My skinny twig of a dad played rugby. When I was young, my family's social life revolved around the matches. For me it was all about pretending to watch the games, playing with other kids in the cornfields next to the rugby pitch, postgame chili feasts, and all the general revelry that accompanies rugby. The team was tight; it felt like a brotherhood.
When the Red Cross called our house regularly to schedule blood donation appointments with my dad, it made perfect sense, since his Chevy proudly displayed a bumper sticker that read "Give blood. Play rugby." My kid logic simply connected those two activities; I thought my dad donated blood every six weeks with his rugby team. Yeah, I have since figured out there was no such connection, but I must admit, it took longer than one would have anticipated.
My dad never told me why he was dedicated to this form of charitable giving. I never asked. Maybe it had to do with serving in the Navy for five years as a young man. He did brag that he had really good blood, once, in a small attempt at machismo, which was not really part of his personality. When he was diagnosed with cancer and had his blood drawn for tests, his oncologist remarked how healthy he was based on his hemoglobin levels (or something like that). So, even as cancer cells were taking over his body, his blood stayed strong.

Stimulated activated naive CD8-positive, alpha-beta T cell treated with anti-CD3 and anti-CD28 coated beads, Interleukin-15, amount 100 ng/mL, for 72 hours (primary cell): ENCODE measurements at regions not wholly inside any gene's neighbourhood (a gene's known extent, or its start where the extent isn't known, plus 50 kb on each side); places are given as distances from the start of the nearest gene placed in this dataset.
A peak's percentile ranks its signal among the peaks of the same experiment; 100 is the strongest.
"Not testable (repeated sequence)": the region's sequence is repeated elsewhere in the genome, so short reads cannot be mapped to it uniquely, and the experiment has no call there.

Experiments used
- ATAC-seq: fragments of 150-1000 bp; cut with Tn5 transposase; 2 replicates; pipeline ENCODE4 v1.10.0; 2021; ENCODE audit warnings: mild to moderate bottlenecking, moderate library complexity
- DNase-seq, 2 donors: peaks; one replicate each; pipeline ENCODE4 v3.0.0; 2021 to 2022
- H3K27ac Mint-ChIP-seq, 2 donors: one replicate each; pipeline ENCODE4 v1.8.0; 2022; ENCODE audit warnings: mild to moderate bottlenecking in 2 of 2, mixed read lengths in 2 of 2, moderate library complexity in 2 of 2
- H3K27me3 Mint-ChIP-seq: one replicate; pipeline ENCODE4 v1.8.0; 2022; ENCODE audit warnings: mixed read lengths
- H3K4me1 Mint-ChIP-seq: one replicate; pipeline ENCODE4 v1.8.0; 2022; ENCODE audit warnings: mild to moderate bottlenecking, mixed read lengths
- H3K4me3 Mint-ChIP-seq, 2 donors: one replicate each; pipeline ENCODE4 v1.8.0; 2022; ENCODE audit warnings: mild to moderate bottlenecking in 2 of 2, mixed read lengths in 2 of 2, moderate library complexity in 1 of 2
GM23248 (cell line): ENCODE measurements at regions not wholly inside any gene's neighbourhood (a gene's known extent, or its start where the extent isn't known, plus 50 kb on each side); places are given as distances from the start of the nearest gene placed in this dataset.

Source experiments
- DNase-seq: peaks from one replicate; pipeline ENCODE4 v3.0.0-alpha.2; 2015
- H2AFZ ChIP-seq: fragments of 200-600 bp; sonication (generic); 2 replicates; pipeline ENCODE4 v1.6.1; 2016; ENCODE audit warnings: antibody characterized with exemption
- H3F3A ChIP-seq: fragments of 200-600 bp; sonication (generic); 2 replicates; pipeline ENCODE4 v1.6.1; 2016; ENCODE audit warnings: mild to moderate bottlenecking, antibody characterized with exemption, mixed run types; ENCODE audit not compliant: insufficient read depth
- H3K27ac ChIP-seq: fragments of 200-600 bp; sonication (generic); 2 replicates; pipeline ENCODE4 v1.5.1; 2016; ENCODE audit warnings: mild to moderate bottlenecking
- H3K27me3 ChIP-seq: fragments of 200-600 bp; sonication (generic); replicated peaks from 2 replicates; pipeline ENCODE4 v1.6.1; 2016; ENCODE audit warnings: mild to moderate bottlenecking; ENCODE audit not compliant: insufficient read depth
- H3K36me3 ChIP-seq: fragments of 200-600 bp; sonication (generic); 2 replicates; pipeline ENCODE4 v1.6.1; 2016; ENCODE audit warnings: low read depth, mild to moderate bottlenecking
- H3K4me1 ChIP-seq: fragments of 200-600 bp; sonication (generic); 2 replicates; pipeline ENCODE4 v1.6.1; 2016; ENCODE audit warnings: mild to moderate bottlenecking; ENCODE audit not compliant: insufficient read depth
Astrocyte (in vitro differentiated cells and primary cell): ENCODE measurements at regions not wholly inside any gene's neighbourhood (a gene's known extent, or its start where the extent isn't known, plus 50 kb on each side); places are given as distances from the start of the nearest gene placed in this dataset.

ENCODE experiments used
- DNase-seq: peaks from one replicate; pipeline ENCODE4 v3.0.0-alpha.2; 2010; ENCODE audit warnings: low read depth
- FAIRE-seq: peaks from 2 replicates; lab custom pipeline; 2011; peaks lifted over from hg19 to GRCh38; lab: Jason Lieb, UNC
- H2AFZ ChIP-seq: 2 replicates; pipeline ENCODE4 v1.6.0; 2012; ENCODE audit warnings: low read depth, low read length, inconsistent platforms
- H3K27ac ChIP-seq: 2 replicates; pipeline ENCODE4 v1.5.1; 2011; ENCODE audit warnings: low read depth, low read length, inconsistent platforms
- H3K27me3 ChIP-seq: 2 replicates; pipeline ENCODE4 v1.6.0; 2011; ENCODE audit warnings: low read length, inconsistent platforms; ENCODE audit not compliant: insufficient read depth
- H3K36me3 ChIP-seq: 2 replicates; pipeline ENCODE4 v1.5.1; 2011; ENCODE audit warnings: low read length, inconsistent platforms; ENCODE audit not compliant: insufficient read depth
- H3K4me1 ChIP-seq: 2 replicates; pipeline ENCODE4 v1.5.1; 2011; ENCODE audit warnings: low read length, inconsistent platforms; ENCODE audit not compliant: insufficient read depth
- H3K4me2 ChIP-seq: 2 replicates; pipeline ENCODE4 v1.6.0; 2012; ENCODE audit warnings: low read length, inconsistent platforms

He passed away 15 years ago (f*ck cancer), but my sister and I have kept up the mantle. We each try to donate blood two to three times a year — neither of us has been able to match our father's dedication. Each time I fill out the forms, get the pin prick test, and sit in the recliner and squeeze the ball to plump up my vein — through all this I remember my dad. Specifically, I remember him in the small acts of giving from different phases of his life: handing out $5 bills to the homeless; giving his pocket change to buskers; picking up kids with no rides and taking them to soccer practice (and then taking them home); volunteering at the children's hospital, teaching kids with terminal illnesses to tie fishing flies; and cleaning up polluted creeks.
After 15 years, the memories of my dad can feel tenuous, but after the donation process is complete and I get to drink the OJ and eat the doughnuts (his favorite), I feel connected to him. I mentally toast to him with my juice. This is my small memorial to him, and I am pretty sure he'd be proud. We can't all play rugby, but most of us can give blood.